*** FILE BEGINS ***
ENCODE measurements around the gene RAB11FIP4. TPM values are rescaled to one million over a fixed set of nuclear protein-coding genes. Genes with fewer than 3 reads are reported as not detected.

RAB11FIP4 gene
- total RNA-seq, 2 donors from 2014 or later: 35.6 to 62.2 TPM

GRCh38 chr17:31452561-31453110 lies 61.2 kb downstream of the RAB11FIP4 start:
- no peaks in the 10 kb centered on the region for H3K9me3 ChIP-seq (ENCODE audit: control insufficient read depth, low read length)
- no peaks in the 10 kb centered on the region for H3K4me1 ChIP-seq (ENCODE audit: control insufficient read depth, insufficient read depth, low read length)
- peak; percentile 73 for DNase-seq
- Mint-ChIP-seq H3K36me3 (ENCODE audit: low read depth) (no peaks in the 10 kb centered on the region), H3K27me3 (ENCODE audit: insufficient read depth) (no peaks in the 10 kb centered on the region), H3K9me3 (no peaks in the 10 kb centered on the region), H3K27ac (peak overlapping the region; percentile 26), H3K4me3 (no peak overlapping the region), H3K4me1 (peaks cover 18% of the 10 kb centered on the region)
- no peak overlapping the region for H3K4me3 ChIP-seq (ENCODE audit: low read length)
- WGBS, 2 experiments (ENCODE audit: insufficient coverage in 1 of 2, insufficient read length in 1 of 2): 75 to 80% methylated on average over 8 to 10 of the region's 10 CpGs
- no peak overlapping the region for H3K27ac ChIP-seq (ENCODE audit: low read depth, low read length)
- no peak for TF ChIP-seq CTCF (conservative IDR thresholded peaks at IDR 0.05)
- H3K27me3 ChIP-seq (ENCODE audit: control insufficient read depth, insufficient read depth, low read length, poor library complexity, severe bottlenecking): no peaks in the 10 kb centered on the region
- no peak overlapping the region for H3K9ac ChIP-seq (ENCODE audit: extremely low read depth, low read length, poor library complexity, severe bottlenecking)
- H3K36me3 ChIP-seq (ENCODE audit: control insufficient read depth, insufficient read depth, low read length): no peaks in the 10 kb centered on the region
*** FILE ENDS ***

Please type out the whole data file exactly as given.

ENCODE measurements around the gene RAB11FIP4. TPM values are rescaled to one million over a fixed set of nuclear protein-coding genes. Genes with fewer than 3 reads are reported as not detected.

RAB11FIP4 gene
- total RNA-seq, 2 donors from 2014 or later: 35.6 to 62.2 TPM

GRCh38 chr17:31452561-31453110 lies 61.2 kb downstream of the RAB11FIP4 start:
- no peaks in the 10 kb centered on the region for H3K9me3 ChIP-seq (ENCODE audit: control insufficient read depth, low read length)
- no peaks in the 10 kb centered on the region for H3K4me1 ChIP-seq (ENCODE audit: control insufficient read depth, insufficient read depth, low read length)
- peak; percentile 73 for DNase-seq
- Mint-ChIP-seq H3K36me3 (ENCODE audit: low read depth) (no peaks in the 10 kb centered on the region), H3K27me3 (ENCODE audit: insufficient read depth) (no peaks in the 10 kb centered on the region), H3K9me3 (no peaks in the 10 kb centered on the region), H3K27ac (peak overlapping the region; percentile 26), H3K4me3 (no peak overlapping the region), H3K4me1 (peaks cover 18% of the 10 kb centered on the region)
- no peak overlapping the region for H3K4me3 ChIP-seq (ENCODE audit: low read length)
- WGBS, 2 experiments (ENCODE audit: insufficient coverage in 1 of 2, insufficient read length in 1 of 2): 75 to 80% methylated on average over 8 to 10 of the region's 10 CpGs
- no peak overlapping the region for H3K27ac ChIP-seq (ENCODE audit: low read depth, low read length)
- no peak for TF ChIP-seq CTCF (conservative IDR thresholded peaks at IDR 0.05)
- H3K27me3 ChIP-seq (ENCODE audit: control insufficient read depth, insufficient read depth, low read length, poor library complexity, severe bottlenecking): no peaks in the 10 kb centered on the region
- no peak overlapping the region for H3K9ac ChIP-seq (ENCODE audit: extremely low read depth, low read length, poor library complexity, severe bottlenecking)
- H3K36me3 ChIP-seq (ENCODE audit: control insufficient read depth, insufficient read depth, low read length): no peaks in the 10 kb centered on the region